Why children have a hard time controlling what comes out of their mouths — and how to help them develop a filter.
Kids say the darnedest things. Some of their quips are adorable. Others are so embarrassing (“Mom, why is that woman so fat?”), their parents search for the nearest hole to crawl into. When kids constantly speak out at inappropriate moments (in church, at school), their words — even when meant innocently — can get them into big trouble.
Children develop the ability to control what they say — called “response inhibition” — as they pick up language and other skills throughout childhood. Their inhibition skills continue to evolve as they get older, but not every child develops a working filter at the same pace. “Along the way, some kids seem to have delays in their development of this executive skill, and they constantly fail to stop and think before they act,” says Monte Davenport, PhD, a licensed professional counselor and developmental specialist in Southlake, Texas.
Problems with self-control and response inhibition can stem from developmental delays in the brain’s frontal lobe. “This part of the brain is supposed to slow down our immediate responses and allow us time to think and make reasonable decisions before acting,” Davenport says.
Kids with slowed development in this part of the brain are more likely to blurt out the answers in class without raising their hand, and say unintentionally hurtful things to other children. Their lack of verbal self-control can lead to lost friendships and discipline problems in school. During the teen years, impulsivity can lead to more serious issues, like drug and alcohol abuse or pregnancy.
Developing your child’s filter
To help your child learn to think before he speaks, you need to understand that his impulsivity is a developmental issue. He’s not trying to be disobedient — he simply can’t control his words. Don’t punish your child — work with him in positive ways to change the behavior, Davenport suggests.
“Developing self-awareness is an important step in developing self-control. It can be helpful for parents to help their child identify the situations that cause the child to be impulsive.” For example, does your child often talk out when she’s tired or bored? Does she react poorly to transitions — such as getting ready for school in the morning? Is she only impulsive at school, or in other situations, too? Could speaking out be an attempt to get attention from teachers or friends?
Once you’ve identified the triggers, come up with a plan to help your child stop and think before speaking in those situations. “For example, if a child has trouble with transitions, it may be helpful to prepare her for upcoming changes in advance: telling your young child that you’ll both be leaving the park to go home in 10 minutes, 5 minutes, and 1 minute can help her start to make smoother transitions,” Davenport says.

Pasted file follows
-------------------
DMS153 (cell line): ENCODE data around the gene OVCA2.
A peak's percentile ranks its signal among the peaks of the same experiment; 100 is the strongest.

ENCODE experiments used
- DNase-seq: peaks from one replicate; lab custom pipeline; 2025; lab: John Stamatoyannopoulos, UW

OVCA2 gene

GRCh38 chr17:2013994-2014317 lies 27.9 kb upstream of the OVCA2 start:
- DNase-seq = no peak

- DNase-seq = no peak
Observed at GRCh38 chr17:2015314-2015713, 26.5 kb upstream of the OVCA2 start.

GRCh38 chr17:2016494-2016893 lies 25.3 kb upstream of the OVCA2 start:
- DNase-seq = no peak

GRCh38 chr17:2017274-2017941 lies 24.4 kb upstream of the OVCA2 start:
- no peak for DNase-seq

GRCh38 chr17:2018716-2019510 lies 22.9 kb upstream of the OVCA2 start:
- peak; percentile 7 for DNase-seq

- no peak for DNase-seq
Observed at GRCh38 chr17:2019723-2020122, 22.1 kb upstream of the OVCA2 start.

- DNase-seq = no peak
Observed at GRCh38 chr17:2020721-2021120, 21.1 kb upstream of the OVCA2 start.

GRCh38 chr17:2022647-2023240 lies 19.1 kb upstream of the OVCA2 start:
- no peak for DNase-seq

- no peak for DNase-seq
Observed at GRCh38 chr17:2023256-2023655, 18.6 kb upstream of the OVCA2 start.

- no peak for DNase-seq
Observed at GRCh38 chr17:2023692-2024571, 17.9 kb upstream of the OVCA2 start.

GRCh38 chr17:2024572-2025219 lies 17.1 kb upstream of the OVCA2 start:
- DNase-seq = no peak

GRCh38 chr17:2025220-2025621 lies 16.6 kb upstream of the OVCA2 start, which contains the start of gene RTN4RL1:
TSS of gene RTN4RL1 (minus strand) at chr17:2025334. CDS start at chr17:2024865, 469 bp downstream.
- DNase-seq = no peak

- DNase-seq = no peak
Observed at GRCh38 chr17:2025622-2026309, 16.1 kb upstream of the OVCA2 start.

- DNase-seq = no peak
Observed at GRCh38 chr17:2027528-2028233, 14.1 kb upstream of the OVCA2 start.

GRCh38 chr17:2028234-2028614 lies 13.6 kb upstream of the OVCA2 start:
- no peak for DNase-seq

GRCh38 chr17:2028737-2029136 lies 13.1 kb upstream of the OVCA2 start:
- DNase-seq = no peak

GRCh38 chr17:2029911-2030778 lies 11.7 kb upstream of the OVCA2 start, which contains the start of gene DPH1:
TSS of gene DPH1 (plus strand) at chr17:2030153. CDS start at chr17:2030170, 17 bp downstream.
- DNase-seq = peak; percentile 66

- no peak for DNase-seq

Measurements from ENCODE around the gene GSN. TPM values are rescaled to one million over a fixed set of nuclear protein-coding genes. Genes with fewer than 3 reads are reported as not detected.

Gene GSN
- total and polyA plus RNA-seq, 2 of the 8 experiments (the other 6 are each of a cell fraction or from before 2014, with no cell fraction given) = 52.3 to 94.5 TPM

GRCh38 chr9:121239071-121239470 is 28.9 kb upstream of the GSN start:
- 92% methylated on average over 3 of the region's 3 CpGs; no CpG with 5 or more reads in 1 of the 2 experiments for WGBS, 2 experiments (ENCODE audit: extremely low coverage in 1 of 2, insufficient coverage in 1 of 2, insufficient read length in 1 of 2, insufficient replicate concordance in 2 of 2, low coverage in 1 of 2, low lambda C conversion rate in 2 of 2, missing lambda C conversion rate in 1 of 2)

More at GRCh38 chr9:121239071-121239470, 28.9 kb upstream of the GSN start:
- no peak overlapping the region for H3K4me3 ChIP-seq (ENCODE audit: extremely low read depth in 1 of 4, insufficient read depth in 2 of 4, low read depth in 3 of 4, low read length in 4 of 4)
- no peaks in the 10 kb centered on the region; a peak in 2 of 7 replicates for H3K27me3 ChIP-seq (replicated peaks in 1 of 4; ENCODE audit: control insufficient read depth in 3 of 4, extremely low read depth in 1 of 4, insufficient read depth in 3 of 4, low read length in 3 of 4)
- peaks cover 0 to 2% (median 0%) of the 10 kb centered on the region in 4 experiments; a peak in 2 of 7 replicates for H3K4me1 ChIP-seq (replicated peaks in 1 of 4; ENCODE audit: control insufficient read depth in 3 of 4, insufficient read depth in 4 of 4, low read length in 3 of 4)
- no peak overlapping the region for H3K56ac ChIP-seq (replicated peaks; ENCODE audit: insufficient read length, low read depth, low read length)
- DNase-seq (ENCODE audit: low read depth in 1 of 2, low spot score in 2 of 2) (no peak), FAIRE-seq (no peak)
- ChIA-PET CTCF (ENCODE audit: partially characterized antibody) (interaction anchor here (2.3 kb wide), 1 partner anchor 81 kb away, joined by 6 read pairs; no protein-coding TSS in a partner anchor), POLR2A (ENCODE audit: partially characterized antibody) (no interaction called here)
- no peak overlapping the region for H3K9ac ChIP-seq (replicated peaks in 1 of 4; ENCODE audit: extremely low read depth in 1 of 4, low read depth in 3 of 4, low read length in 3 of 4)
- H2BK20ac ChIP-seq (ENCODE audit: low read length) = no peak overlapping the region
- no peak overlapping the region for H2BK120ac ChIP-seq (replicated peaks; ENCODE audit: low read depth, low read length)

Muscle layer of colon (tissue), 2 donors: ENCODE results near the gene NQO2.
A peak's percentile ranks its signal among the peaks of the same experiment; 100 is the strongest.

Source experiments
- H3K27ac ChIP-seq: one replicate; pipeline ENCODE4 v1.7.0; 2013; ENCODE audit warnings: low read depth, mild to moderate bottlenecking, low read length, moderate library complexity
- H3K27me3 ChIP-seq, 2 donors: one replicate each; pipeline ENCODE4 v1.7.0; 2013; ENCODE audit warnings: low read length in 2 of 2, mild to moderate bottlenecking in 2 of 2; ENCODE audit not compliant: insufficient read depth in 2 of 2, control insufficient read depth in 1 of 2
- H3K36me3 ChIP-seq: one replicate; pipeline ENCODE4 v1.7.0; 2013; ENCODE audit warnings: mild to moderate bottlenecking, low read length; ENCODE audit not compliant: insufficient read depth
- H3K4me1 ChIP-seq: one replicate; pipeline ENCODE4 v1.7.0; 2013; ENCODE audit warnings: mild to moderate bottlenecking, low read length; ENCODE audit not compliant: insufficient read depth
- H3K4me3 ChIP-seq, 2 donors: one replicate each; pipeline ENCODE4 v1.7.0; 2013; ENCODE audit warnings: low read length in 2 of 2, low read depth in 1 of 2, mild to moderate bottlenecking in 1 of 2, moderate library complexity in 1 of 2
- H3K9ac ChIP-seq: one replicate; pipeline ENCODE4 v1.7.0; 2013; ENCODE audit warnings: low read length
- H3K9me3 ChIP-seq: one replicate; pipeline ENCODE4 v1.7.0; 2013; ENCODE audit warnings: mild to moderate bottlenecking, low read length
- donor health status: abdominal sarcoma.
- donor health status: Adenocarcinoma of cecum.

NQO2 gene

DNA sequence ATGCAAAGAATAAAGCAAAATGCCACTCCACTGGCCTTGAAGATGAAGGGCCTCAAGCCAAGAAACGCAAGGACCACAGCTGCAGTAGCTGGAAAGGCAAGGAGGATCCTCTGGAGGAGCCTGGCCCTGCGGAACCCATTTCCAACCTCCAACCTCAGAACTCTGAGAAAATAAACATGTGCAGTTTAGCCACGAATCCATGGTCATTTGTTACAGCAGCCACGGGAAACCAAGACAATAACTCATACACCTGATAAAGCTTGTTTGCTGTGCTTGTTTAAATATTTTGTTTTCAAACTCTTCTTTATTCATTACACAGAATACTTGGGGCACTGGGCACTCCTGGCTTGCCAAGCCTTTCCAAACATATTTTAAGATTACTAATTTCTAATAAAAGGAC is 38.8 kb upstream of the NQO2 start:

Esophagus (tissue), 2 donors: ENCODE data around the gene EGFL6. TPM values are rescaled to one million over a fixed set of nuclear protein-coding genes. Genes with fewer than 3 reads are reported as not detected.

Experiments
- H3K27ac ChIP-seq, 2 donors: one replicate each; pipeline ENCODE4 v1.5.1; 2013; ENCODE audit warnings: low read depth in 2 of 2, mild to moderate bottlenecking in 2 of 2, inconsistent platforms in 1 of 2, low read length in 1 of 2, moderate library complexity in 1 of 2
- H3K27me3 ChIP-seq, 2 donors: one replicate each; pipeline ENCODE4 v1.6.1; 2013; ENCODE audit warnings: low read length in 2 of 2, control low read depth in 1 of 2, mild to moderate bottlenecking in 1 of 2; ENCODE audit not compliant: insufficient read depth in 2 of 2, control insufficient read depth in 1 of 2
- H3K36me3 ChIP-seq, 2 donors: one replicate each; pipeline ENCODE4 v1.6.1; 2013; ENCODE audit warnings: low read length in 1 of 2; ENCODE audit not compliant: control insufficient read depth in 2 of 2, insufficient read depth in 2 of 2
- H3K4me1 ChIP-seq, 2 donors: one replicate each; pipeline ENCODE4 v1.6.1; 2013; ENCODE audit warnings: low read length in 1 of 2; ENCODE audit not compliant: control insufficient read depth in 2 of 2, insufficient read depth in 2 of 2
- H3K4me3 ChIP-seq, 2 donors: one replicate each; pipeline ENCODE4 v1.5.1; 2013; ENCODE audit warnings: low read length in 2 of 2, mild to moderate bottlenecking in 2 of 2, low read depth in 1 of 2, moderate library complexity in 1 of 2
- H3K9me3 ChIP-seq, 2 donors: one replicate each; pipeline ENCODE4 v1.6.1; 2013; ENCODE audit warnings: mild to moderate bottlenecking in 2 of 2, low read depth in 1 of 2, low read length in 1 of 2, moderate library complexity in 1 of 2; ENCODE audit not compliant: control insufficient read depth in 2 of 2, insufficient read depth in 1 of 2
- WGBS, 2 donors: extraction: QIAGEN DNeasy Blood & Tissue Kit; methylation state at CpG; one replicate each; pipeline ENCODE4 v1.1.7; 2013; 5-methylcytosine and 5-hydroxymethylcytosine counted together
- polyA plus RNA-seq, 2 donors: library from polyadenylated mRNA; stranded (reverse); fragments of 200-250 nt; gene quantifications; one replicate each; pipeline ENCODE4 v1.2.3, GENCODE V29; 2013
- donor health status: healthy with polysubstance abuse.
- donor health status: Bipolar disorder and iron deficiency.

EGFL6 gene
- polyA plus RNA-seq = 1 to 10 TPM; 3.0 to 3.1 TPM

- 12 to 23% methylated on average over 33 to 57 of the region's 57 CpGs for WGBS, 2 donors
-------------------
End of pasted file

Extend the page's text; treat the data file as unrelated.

Another way to encourage your child to stop and think is by having her ask herself two questions before she opens her mouth: “Is this going to hurt someone else?” and “Is this going to hurt me?” “By taking these steps, the child has inhibited her response and can then make a better choice,” says Davenport. Rehearse different strategies and situations at home until your child gets better at controlling her impulses.
Teachers can help, too — for example, reinforcing good self control by calling on your child when he raises his hand, and praising him when he thinks before speaking. Davenport suggests using a communication tool called a daily report card. First, you and the teacher pick three to five target behaviors you’d like to change at school. Once your child has practiced these skills, the teacher will report both positive and negative behaviors to you on the DRC, so you can keep track of your child’s progress and reinforce those same behaviors at home.
When you need more help
If you’ve tried these techniques and your child is still speaking out inappropriately, enlist the help of a mental health professional. Look for someone with expertise dealing in executive function development — someone who can develop a “clear, realistic, and collaborative plan” to help your child improve her impulse control, Davenport says.
Be patient. Developing good impulse control can take a lot of time and practice, but with the right approach and help from a developmental specialist, your child’s outbursts should become fewer and far less frequent.
August 13, 2015
Janet O’Dell, RN